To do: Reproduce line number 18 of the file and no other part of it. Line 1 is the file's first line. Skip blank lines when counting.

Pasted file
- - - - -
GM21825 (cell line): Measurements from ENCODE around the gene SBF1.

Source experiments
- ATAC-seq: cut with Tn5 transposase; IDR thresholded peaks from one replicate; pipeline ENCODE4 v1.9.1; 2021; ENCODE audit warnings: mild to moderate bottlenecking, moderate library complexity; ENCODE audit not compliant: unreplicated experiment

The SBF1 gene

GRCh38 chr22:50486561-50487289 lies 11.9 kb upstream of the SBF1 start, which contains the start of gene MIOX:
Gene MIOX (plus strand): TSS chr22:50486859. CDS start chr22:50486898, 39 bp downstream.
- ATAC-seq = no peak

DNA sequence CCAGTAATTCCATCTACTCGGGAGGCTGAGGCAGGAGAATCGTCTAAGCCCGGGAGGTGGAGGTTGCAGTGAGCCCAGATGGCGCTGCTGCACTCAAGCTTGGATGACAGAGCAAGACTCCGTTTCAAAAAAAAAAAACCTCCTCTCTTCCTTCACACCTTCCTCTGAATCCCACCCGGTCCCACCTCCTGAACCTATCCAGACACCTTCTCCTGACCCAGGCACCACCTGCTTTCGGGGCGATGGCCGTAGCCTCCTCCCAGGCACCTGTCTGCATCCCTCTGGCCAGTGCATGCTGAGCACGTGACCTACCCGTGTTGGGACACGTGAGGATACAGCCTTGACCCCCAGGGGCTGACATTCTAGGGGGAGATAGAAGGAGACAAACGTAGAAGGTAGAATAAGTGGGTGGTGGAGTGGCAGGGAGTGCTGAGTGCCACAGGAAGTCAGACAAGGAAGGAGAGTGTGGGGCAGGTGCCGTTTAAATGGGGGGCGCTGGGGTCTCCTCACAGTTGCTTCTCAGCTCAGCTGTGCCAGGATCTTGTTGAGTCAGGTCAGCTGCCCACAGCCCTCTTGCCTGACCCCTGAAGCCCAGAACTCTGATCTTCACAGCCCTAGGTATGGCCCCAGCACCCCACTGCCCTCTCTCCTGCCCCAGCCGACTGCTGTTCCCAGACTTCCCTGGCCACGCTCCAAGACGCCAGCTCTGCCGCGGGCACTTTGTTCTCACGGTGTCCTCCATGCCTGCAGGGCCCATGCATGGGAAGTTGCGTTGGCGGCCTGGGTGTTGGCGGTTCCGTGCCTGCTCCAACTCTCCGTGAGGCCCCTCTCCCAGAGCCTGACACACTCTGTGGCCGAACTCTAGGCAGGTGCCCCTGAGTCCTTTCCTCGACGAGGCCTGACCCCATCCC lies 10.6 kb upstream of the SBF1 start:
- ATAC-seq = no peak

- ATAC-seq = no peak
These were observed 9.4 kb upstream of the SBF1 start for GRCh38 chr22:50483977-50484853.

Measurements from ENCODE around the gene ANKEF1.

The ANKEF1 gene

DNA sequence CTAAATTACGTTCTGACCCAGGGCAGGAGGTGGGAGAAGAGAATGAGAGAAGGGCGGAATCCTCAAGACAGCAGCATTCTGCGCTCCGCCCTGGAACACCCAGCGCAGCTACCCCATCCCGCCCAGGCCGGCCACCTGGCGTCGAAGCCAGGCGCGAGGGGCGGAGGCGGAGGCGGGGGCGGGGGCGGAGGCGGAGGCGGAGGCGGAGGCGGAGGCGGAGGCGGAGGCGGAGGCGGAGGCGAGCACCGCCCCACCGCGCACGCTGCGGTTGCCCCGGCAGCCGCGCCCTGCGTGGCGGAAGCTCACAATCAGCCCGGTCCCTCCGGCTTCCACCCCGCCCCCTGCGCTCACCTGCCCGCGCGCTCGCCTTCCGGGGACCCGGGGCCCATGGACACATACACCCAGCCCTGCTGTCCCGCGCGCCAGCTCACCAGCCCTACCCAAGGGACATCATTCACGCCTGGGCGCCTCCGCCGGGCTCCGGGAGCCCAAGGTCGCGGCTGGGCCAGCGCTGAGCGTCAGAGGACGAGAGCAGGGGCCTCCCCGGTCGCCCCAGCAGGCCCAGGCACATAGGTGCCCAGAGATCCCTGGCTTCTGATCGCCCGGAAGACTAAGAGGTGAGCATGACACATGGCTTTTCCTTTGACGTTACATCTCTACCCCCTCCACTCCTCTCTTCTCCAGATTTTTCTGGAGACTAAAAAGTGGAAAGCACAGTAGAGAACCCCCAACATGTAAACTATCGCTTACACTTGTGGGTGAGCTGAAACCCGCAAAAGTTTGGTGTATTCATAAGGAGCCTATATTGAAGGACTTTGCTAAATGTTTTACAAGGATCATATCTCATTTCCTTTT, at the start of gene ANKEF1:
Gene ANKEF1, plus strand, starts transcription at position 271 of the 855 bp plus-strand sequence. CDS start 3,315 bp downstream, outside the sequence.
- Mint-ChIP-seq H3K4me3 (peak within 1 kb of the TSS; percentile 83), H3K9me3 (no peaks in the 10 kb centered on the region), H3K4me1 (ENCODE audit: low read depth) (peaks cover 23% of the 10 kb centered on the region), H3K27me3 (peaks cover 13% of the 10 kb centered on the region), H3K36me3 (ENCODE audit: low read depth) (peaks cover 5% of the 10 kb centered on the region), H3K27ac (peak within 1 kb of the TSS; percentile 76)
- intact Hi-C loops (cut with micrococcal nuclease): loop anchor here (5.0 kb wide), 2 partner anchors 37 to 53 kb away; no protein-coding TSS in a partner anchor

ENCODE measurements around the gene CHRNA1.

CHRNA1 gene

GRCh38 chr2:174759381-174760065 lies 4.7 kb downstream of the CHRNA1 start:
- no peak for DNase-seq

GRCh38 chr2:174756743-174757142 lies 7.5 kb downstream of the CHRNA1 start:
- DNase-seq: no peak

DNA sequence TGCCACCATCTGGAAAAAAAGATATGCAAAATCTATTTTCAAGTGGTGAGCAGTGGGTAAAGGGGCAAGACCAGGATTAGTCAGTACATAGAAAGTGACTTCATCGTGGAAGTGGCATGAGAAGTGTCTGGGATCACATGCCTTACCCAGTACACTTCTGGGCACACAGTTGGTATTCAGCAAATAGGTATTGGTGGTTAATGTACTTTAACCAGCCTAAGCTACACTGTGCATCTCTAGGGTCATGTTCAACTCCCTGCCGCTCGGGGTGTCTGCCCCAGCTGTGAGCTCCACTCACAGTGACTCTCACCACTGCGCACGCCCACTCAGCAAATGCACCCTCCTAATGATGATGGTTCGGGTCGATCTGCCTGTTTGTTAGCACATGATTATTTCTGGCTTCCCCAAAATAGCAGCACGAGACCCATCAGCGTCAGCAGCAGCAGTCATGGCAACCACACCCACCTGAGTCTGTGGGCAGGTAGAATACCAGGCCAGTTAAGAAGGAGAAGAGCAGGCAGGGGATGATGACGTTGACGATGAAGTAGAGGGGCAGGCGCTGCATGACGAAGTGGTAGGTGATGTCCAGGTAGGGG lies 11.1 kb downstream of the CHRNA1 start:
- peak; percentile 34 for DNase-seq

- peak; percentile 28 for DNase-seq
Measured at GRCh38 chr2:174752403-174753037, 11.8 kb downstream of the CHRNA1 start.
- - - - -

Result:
ENCODE measurements around the gene CHRNA1.